So am I insane or could this work? I shall certainly be looking out for cheap prints in the next few months.

Which scifi show is this from?

Extensive googling has failed to find me pictures of anything remotely like this dress, but I have a steadily increasing suspicion I have ripped off some 70s scifi tv show here. Hence the boots; I figure I might as well embrace the look in all its cheesy glory. Anyone recognise it? And should I be ashamed?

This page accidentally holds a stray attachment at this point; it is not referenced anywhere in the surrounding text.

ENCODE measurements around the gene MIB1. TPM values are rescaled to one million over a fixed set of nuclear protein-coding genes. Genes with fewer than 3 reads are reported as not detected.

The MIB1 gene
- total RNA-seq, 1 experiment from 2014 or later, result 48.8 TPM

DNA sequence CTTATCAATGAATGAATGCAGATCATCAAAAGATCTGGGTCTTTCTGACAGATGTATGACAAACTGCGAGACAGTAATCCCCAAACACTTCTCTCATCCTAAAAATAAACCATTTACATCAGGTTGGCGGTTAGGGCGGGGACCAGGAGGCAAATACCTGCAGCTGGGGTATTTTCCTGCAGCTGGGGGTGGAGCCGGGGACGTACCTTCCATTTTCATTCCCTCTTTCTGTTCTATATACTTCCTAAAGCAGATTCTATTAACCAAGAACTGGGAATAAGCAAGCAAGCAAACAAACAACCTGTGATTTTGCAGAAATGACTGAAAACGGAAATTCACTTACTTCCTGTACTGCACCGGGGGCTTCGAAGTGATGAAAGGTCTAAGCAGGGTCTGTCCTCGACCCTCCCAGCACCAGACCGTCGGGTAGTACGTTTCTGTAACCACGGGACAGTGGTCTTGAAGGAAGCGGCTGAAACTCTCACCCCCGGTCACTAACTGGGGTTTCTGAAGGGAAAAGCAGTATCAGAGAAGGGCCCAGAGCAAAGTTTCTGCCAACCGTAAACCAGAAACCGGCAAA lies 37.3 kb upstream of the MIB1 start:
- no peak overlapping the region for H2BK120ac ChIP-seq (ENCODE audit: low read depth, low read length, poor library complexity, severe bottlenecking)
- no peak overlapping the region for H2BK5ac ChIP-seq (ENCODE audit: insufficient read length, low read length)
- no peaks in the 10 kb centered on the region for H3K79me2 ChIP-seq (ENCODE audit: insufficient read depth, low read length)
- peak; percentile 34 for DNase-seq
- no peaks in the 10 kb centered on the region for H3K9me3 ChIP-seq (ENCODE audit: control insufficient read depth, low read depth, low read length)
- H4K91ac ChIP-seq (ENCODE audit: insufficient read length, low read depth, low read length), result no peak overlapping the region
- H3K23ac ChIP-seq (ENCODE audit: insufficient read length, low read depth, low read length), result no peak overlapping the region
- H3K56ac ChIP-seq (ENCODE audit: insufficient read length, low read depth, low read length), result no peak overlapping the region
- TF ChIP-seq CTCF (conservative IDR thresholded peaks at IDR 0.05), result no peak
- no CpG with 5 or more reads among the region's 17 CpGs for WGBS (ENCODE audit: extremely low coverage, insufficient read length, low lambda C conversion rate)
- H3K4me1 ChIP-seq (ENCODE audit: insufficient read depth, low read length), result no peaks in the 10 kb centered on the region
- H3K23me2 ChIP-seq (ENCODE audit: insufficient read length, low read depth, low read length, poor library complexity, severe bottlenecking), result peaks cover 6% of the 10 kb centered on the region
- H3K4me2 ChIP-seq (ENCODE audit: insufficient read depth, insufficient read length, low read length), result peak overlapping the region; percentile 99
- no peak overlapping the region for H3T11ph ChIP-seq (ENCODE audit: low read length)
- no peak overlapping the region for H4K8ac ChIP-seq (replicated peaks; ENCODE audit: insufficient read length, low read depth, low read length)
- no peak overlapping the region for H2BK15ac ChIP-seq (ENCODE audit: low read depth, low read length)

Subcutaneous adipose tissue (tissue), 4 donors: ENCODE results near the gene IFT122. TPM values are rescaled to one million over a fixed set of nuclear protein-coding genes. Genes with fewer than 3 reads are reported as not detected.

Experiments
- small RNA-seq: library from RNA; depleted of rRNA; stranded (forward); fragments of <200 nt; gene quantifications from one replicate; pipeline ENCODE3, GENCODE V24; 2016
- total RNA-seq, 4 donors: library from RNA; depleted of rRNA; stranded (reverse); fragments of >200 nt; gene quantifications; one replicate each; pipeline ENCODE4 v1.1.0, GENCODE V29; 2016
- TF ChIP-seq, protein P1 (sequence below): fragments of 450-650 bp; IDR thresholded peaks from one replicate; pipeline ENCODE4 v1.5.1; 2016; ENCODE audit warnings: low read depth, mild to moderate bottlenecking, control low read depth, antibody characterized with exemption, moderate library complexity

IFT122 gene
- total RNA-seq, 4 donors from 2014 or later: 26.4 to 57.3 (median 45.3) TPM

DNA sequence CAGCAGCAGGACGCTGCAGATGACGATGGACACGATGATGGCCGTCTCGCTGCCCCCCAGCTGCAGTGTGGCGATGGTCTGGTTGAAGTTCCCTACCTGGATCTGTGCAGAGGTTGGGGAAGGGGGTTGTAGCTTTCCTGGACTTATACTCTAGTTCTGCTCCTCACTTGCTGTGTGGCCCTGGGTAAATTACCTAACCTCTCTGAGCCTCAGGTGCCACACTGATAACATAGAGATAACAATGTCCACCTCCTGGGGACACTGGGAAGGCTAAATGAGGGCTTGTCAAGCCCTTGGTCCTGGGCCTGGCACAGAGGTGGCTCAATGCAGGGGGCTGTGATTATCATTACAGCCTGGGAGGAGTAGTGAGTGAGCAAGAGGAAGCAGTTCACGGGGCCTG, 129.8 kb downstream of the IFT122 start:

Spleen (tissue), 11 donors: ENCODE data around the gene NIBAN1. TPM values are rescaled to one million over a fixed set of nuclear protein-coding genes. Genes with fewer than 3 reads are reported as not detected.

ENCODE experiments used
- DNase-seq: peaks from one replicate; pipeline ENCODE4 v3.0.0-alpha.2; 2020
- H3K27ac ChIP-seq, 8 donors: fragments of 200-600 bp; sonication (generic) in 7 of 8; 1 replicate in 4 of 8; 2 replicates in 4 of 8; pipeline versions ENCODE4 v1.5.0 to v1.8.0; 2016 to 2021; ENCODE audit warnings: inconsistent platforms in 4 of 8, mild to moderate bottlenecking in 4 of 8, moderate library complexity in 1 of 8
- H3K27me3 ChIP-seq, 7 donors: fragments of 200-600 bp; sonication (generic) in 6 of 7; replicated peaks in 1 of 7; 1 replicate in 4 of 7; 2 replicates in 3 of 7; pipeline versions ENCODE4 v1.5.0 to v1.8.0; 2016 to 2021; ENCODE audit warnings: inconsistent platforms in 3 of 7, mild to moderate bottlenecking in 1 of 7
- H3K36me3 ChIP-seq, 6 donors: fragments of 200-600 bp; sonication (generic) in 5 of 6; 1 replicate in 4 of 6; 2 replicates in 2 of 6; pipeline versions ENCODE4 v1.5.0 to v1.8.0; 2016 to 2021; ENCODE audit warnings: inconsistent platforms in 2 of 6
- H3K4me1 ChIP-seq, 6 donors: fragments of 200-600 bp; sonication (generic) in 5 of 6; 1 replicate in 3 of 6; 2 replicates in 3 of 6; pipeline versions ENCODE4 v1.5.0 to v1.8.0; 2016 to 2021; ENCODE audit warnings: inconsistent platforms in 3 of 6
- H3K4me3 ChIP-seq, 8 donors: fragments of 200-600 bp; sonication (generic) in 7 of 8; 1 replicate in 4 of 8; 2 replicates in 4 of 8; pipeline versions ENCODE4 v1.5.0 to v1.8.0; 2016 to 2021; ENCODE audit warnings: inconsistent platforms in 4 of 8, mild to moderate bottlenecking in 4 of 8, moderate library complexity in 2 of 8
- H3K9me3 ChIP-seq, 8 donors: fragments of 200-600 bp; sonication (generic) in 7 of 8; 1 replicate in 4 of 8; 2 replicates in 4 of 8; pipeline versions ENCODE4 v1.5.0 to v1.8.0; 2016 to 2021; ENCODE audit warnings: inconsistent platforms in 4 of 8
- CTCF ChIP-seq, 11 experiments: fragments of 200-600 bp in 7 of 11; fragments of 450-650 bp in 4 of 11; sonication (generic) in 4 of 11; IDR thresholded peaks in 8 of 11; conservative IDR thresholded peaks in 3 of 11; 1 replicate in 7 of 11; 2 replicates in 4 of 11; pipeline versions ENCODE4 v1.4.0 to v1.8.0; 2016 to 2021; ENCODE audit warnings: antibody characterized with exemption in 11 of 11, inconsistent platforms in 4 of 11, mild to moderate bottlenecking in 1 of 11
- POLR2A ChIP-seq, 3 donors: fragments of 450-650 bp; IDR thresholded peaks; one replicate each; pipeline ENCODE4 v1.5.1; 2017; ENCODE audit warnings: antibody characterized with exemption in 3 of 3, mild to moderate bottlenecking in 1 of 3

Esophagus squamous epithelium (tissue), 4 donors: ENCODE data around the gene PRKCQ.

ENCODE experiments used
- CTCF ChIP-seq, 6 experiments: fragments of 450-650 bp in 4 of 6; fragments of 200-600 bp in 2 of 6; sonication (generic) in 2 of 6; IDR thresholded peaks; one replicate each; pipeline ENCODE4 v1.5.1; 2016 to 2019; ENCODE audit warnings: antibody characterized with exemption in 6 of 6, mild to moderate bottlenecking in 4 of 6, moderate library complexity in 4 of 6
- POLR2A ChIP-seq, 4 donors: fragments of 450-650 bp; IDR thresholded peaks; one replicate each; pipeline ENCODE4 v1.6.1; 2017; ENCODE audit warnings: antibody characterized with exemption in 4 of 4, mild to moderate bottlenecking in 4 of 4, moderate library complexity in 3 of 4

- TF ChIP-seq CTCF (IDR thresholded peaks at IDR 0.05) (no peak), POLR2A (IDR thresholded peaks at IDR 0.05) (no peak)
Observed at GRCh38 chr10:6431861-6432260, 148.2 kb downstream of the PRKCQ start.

The boots are surprisingly comfortable, although I’ll admit I haven’t done much more than pose for pictures in them since extracting them from the pile of old shoes at the bottom of the wardrobe. I’ve had them for at least 15 years but haven’t worn them for a long time. They were from Dolcis, who have long ago closed their shop in my town.

The dress is made from a pattern I adapted from McCall’s 2401 to use up this blue and orange doubleknit that’s been sitting in my stash for a while. It was inspired by the seamlines on Burda 114-11-2010, which is a long-sleeved sheath dress with the shoulder detail, but is meant to be made up in something shiny and slippery as an evening gown.